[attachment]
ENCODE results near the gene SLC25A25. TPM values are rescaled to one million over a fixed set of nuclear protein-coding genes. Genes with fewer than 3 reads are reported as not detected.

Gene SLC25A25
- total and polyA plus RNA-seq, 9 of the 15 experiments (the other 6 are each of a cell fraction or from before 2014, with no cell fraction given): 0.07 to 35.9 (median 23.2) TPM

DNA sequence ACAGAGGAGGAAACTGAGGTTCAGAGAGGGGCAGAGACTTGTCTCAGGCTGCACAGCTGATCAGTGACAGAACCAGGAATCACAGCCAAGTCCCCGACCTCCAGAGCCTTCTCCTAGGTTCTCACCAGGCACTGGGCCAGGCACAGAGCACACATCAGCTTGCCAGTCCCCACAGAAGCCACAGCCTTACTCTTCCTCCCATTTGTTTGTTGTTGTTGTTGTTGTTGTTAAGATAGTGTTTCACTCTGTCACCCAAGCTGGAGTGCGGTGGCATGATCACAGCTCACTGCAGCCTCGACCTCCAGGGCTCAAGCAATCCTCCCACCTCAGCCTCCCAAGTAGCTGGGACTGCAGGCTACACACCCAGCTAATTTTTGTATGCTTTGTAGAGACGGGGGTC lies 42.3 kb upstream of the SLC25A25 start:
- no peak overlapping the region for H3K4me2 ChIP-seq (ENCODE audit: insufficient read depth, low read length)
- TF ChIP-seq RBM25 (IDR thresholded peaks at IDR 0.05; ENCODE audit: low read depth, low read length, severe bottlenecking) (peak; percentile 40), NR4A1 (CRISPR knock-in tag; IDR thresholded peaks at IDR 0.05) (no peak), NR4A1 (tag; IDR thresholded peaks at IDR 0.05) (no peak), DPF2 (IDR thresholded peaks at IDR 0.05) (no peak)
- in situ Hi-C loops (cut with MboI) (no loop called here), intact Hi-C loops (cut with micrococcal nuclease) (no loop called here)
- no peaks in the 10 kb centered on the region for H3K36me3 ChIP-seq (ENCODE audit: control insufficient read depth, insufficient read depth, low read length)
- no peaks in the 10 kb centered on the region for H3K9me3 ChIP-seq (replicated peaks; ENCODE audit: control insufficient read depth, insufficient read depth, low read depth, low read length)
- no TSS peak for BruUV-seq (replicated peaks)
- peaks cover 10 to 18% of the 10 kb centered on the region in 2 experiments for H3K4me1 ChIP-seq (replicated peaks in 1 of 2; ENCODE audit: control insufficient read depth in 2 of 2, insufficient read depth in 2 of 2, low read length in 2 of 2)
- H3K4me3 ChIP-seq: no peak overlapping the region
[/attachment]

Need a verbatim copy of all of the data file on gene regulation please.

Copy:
ENCODE results near the gene SLC25A25. TPM values are rescaled to one million over a fixed set of nuclear protein-coding genes. Genes with fewer than 3 reads are reported as not detected.

Gene SLC25A25
- total and polyA plus RNA-seq, 9 of the 15 experiments (the other 6 are each of a cell fraction or from before 2014, with no cell fraction given): 0.07 to 35.9 (median 23.2) TPM

DNA sequence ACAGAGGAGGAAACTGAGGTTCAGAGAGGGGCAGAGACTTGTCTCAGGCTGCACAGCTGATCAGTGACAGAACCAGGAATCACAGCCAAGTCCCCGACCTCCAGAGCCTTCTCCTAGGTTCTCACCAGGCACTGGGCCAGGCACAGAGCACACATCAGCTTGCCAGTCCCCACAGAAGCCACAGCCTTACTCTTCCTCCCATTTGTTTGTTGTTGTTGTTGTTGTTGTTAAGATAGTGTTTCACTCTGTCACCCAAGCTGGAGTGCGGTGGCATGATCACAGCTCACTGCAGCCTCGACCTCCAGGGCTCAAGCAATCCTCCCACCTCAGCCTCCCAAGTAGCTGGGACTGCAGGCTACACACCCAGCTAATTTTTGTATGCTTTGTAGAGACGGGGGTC lies 42.3 kb upstream of the SLC25A25 start:
- no peak overlapping the region for H3K4me2 ChIP-seq (ENCODE audit: insufficient read depth, low read length)
- TF ChIP-seq RBM25 (IDR thresholded peaks at IDR 0.05; ENCODE audit: low read depth, low read length, severe bottlenecking) (peak; percentile 40), NR4A1 (CRISPR knock-in tag; IDR thresholded peaks at IDR 0.05) (no peak), NR4A1 (tag; IDR thresholded peaks at IDR 0.05) (no peak), DPF2 (IDR thresholded peaks at IDR 0.05) (no peak)
- in situ Hi-C loops (cut with MboI) (no loop called here), intact Hi-C loops (cut with micrococcal nuclease) (no loop called here)
- no peaks in the 10 kb centered on the region for H3K36me3 ChIP-seq (ENCODE audit: control insufficient read depth, insufficient read depth, low read length)
- no peaks in the 10 kb centered on the region for H3K9me3 ChIP-seq (replicated peaks; ENCODE audit: control insufficient read depth, insufficient read depth, low read depth, low read length)
- no TSS peak for BruUV-seq (replicated peaks)
- peaks cover 10 to 18% of the 10 kb centered on the region in 2 experiments for H3K4me1 ChIP-seq (replicated peaks in 1 of 2; ENCODE audit: control insufficient read depth in 2 of 2, insufficient read depth in 2 of 2, low read length in 2 of 2)
- H3K4me3 ChIP-seq: no peak overlapping the region